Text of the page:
The Biggest Mistakes You're Making With Steak Marinades Per Sunny Anderson - Exclusive

While they haven't gotten their own reality show yet, when done correctly, meat marinades are a transformation like no other. Good barbecue meat needs a marinade like a flower needs water — like Julia Child needed French onion soup.

Be warned. Just as a great marinade adds flavor, texture, and tenderness to meat, a poorly executed one can wreak havoc, turning your BBQ into a terribly tough or monstrously mushy culinary experience. If you haven't mastered the art of a marinade metamorphosis yet, you're likely committing one of four mistakes that "BBQ Brawl" host Sunny Anderson recently laid out for Tasting Table in an exclusive interview. "One of the biggest things people do wrong is a whole lot of acidity without the alkalinity," Anderson told us. Ingredients may be your first marinade mistake. You need the alkaline in a marinade — think creams, milk, or oils — to balance out the vinegar or citrus elements (you can, of course, use an ingredient that is both acidic and alkaline at once, like buttermilk or yogurt). 

Second, make sure that you're "wiping off the marinade" before BBQing your meat, the Food Network star told us. Third, too much marinade isn't a good thing, and over-marinating your meat will create wonky textures. Last but not least, remember to take your marinated meat out of the fridge well before cooking it. BBQing cold meat is a recipe for unevenly cooked results, no matter how beautiful a marinade you made.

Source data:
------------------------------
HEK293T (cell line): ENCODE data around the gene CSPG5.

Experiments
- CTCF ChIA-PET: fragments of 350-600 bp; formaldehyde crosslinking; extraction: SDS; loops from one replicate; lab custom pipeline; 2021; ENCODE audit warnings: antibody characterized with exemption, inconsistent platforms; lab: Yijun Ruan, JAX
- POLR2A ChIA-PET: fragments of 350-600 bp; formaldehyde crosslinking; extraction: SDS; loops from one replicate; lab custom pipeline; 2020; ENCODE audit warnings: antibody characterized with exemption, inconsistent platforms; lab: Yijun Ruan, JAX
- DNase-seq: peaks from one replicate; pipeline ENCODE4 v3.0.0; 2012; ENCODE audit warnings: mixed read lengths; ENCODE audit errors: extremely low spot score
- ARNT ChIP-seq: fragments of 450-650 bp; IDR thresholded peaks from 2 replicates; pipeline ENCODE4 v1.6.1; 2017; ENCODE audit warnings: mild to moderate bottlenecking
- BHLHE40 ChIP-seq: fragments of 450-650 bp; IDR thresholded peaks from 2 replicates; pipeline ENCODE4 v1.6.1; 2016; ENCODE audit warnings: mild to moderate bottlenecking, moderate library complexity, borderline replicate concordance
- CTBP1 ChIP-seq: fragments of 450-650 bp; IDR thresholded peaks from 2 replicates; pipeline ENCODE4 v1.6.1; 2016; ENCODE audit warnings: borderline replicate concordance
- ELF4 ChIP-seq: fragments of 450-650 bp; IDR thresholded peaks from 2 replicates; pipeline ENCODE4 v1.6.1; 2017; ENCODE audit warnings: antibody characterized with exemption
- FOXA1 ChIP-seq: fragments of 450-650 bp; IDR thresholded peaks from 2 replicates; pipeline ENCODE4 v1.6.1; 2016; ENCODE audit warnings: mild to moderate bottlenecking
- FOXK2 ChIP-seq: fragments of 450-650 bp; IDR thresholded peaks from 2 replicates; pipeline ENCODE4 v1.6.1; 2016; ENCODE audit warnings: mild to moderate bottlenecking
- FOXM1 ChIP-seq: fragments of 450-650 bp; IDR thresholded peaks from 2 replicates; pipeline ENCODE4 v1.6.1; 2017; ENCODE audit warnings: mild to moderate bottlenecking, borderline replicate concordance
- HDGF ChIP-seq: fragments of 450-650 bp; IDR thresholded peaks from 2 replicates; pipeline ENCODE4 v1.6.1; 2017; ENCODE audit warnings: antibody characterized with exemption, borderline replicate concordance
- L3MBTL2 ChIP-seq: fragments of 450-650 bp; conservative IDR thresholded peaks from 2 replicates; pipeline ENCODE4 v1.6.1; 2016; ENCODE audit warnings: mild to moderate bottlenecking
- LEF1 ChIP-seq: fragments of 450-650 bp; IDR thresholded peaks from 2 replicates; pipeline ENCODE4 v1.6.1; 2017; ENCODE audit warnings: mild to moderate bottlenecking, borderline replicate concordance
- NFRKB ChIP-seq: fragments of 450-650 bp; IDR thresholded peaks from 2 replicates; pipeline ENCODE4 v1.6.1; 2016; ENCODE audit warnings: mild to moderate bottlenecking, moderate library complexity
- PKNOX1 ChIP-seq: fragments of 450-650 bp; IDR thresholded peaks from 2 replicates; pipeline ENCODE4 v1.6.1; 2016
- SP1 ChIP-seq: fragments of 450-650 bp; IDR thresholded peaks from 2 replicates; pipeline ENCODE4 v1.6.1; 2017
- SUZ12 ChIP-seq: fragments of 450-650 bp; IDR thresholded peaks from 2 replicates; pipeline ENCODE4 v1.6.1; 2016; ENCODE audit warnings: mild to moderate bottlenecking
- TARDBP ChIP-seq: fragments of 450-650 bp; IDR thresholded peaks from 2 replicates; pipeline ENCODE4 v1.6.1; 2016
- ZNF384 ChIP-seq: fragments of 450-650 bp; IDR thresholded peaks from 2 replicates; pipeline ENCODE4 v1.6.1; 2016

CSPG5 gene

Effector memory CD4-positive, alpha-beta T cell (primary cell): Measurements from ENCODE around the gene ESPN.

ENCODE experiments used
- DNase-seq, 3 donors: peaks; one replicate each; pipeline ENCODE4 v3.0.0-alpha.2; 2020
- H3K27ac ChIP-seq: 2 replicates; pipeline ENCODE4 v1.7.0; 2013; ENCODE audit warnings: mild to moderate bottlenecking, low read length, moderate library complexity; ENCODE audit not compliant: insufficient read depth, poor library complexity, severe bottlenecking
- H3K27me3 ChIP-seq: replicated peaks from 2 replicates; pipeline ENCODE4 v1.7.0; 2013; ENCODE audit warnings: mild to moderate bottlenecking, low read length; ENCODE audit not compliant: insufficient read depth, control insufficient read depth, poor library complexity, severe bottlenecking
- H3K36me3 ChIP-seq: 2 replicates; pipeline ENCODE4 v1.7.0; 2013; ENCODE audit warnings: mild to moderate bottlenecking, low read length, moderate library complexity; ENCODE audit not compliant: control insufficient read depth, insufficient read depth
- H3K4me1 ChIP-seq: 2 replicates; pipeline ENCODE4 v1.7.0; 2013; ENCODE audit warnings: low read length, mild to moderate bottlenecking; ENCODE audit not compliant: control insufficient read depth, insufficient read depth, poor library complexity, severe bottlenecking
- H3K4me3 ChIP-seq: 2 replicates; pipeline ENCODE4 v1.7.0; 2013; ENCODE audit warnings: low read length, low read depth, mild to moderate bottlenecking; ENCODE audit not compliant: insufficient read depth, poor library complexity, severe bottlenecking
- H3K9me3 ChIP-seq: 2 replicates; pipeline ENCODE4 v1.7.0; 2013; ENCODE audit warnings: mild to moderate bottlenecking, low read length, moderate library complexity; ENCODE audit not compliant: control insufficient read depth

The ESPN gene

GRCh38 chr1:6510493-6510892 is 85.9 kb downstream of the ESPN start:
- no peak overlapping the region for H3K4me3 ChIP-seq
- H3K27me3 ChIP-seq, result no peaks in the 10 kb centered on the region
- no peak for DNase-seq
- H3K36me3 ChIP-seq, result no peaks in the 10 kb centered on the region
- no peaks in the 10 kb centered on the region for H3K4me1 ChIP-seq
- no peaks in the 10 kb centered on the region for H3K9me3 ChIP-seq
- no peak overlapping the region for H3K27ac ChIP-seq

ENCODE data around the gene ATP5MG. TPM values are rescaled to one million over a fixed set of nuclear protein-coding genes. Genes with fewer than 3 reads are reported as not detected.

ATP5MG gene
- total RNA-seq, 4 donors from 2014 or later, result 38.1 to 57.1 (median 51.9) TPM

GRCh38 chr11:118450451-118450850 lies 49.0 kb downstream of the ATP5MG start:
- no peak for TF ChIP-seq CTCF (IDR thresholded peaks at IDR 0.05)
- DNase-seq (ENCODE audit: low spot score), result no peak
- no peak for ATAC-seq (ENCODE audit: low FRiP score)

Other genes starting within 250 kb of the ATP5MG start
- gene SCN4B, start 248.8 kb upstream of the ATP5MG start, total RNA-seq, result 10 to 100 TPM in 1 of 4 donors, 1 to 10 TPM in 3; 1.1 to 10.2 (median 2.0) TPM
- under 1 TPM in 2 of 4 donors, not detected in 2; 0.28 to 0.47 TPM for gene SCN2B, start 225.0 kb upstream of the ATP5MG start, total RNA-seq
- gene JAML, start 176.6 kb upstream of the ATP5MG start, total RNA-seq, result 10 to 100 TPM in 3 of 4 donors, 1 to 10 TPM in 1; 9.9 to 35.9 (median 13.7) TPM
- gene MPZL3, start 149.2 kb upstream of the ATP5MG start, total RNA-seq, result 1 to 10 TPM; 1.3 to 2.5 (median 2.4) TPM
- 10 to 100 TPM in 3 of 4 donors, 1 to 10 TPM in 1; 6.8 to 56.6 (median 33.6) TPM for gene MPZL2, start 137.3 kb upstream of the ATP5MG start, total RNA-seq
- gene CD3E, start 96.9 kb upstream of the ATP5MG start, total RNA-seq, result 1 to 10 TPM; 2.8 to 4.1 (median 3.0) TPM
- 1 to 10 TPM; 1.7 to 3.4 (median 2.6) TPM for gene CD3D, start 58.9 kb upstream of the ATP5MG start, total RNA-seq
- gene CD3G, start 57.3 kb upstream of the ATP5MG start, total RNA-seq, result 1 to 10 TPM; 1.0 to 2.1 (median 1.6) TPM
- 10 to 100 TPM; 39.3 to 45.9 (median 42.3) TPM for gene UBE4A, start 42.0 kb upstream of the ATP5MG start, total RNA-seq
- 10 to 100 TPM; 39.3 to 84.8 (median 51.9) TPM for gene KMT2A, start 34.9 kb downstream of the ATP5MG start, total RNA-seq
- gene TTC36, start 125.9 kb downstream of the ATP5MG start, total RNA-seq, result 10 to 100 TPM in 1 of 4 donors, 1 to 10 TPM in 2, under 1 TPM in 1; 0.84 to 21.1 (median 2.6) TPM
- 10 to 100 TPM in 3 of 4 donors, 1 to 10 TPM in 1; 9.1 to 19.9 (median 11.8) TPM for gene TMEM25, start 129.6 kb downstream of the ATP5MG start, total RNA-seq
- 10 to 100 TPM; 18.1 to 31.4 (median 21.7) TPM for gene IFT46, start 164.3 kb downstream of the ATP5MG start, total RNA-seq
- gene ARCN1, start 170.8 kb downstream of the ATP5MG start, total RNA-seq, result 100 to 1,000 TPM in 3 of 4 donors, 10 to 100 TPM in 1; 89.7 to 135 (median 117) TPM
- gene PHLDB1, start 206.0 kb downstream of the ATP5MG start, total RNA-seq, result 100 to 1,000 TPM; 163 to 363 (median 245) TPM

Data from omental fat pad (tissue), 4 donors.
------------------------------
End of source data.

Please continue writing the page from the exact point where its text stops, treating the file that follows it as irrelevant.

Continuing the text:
The taboo ingredient Sunny Anderson doesn't mind adding to a marinade

Beyond these four basic tenets, Sunny Anderson is not one to get high-and-mighty about the dos and don'ts of steak marinading. The "BBQ Brawl" host doesn't mind taking a shortcut or two, even when professional grillers might scoff at it. Take, for example, liquid smoke. "I know for a lot of grillers it's taboo, but in a pinch, it's really good," the Food Network star told Tasting Table. "Some of the people that make grilling their career and their lives, they look at liquid smoke down their noses a bit, but I wouldn't know why there's a stigma because I don't feel the stigma." 

If you have a gas grill but long for smoky flavor profiles, go ahead and add some to your marinade — but don't overdo it. "It's like the sesame oil of grilling," Anderson elaborated. "A little goes a long way ... it can impart that smoky flavor, and make it feel like you did it over charcoal or some wood briquettes or pellets."  Anderson also likes to add a little liquid smoke to her bacon, along with a mix of brown sugar, Worcestershire sauce, and red chili flakes, before putting that on a non-stick pan and cooking it up on the grill. "If you're going to put bacon on the grill, don't just put bacon on the grill, do something fun with it," the culinary celeb told us.  

Follow Sunny Anderson, Bobby Flay, and Anne Burrell on Season 4 of "BBQ Brawl," which is airing now on Food Network.